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Pression Positive Continue, Coeur et sommeil

Cœur et sommeil
-Une étude coréenne parue dans Nutrition, Metabolism and Cardiovascular diseases (Dis. 2010 Oct;20(8):575-82. Epub 2009 Aug 20) réalisée sur une cohorte de 258 adultes sains entre 40 et 49 ans vient caractériser plus spécifiquement le rôle du syndrome d’apnées obstructives dans le risque de troubles coronariens. Alors qu’il est admis que le SAOS et avec l’obésité est un facteur de risques, cette étude vient évaluer son impact isolément sur les lésions de l’artère coronaire de type calcifications, lésions impliquées dans le trouble coronarien.
 
Respiration
-Une étude rétrospective menée sur deux années parue dans la revue Sleep Medicine (2010 Oct;11(9):837-42. Epub 2010 Aug 16.) vient souligner les effets bénéfiques d’un traitement par pression positive continue sur la pression artérielle chez des patients âgés de 18 ans et plus porteurs d’un syndrome d’apnées du sommeil modéré.
 
Pédiatrie
-Les caractéristiques du sommeil d’enfants atteints du trouble hématologique dits trouble à cellules falciformes est l’objet d’une étude parue dans la revue Pediatric blood &Cancer (2010 Sep;55(3):501-7). A partir d’une étude comparative du sommeil d’enfants sains témoins, cette étude attire l’attention sur la nécessité d’accorder à la qualité du sommeil de ces enfants une attention telle que l’exigence d’un sommeil plus paisible soit intégrée dans une perspective de prise en charge du trouble à cellules falciformes per se et à la fois d’amélioration de la qualité de vie de ces enfants.
 
Neurosciences
-Le rôle de l’hormone corticostérone, en tant qu’elle est produite sous l’effet du stress, est mis en évidence dans les modifications des  transcriptomes du cerveau d’une souris, modifications générées à la suite d’une période de privation de sommeil, modifications jusqu’alors attribuées à l’état de veille. Cette étude est parue dans la revue Sleep (2010 Sep 1;33(9):1147-57).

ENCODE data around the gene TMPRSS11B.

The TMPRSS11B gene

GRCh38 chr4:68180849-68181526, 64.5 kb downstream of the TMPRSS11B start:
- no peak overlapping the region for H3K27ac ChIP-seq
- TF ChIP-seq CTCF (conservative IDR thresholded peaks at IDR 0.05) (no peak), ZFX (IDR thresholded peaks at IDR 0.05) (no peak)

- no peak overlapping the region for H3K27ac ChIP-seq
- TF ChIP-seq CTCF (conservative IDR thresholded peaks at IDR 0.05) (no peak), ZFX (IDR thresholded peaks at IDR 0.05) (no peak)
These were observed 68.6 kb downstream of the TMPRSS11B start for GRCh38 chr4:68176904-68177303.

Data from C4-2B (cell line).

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 Nutr Metab Cardiovasc Dis. 2010 Oct;20(8):575-82. Epub 2009 Aug 20.
 
Association of coronary artery calcification with obstructive sleep apnea and obesity in middle-aged men.
Kim SH, Cho GY, Baik I, Kim J, Kim SJ, Lee JB, Lim HE, Lim SY, Park J, Shin C.
Division of Cardiology, Korea University Ansan Hospital, Korea University College of Medicine, Ansan, South Korea.
Abstract
BACKGROUND AND AIMS: Obstructive sleep apnea (OSA) and obesity are closely associated, and both have been reported to increase the risk of coronary heart disease. Although obesity is known to be associated with coronary artery calcification (CAC), there is limited information on whether OSA is associated with CAC independent of obesity.
METHODS AND RESULTS: A cross-sectional study examined the association between OSA and CAC among 258 healthy men, ages 40-49 years old, randomly selected from a population-based cohort. All individuals underwent overnight polysomnography and electron-beam computed tomography to measure their apnea-hypopnea index (AHI) and degree of CAC. A logistic regression model including potential cardiovascular risk factors excluding body mass index (BMI) showed that the presence of CAC was significantly greater in the fourth quartile versus the first quartile of AHI severity (odds ratio [OR] 2.21, 95% confidence interval [CI] 1.01-4.86). A multivariate linear regression model excluding BMI also showed that AHI was significantly associated with CAC (P = 0.004). However, this association was no longer significant after adjusting for BMI.
CONCLUSIONS: In our cross-sectional study, even though both OSA and obesity were positively associated with the presence and extent of CAC, only obesity remained a significant independent contributor after an adjustment for potential cardiovascular risk factors, irrespective of OSA.
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Sleep Med. 2010 Oct;11(9):837-42. Epub 2010 Aug 16.
Does CPAP treatment in mild obstructive sleep apnea affect blood pressure?
Jaimchariyatam N, Rodriguez CL, Budur K.
Division of Pulmonary and Critical Care Medicine, Department of Medicine, Faculty of Medicine, Chulalongkorn University, and King Chulalongkorn Memorial Hospital, Thai Red Cross Society, Bangkok, Thailand. drboy48@yahoo.com
Abstract
OBJECTIVES: Obstructive sleep apnea (OSA) is associated with significant cardiovascular (CV) morbidity. Continuous positive airway pressure (CPAP) is the standard treatment for moderate to severe OSA, resulting in a reduction in CV morbidity. No studies have compared CV outcomes between CPAP and no CPAP in mild OSA (5>or=AHI<15).
METHODS: Retrospective cohort study of subjects (age>or=18) with mild OSA diagnosed between 2004 and 2006. Subjects with a history of hypertension, angina, stroke and smoking were excluded. Subjects were stratified into two groups: CPAP (n=93) or no CPAP (n=162). The mean blood pressures (MBP) were compared 2 years after the diagnosis of OSA was established.
RESULTS: Unmatched for covariates (age, sex, BMI, neck circumference, AHI, arousal index and family h/o CV disorders), subjects with mild OSA on CPAP had a 1.97 point reduction, and no CPAP resulted in a 9.61 point elevation (p<0.0001) in MBP. With propensity score matching for covariates, the mean difference in MBP was -1.97 (95% CI: -14.03, -9.92; p<0.0001) with a sensitivity analysis of 2.646.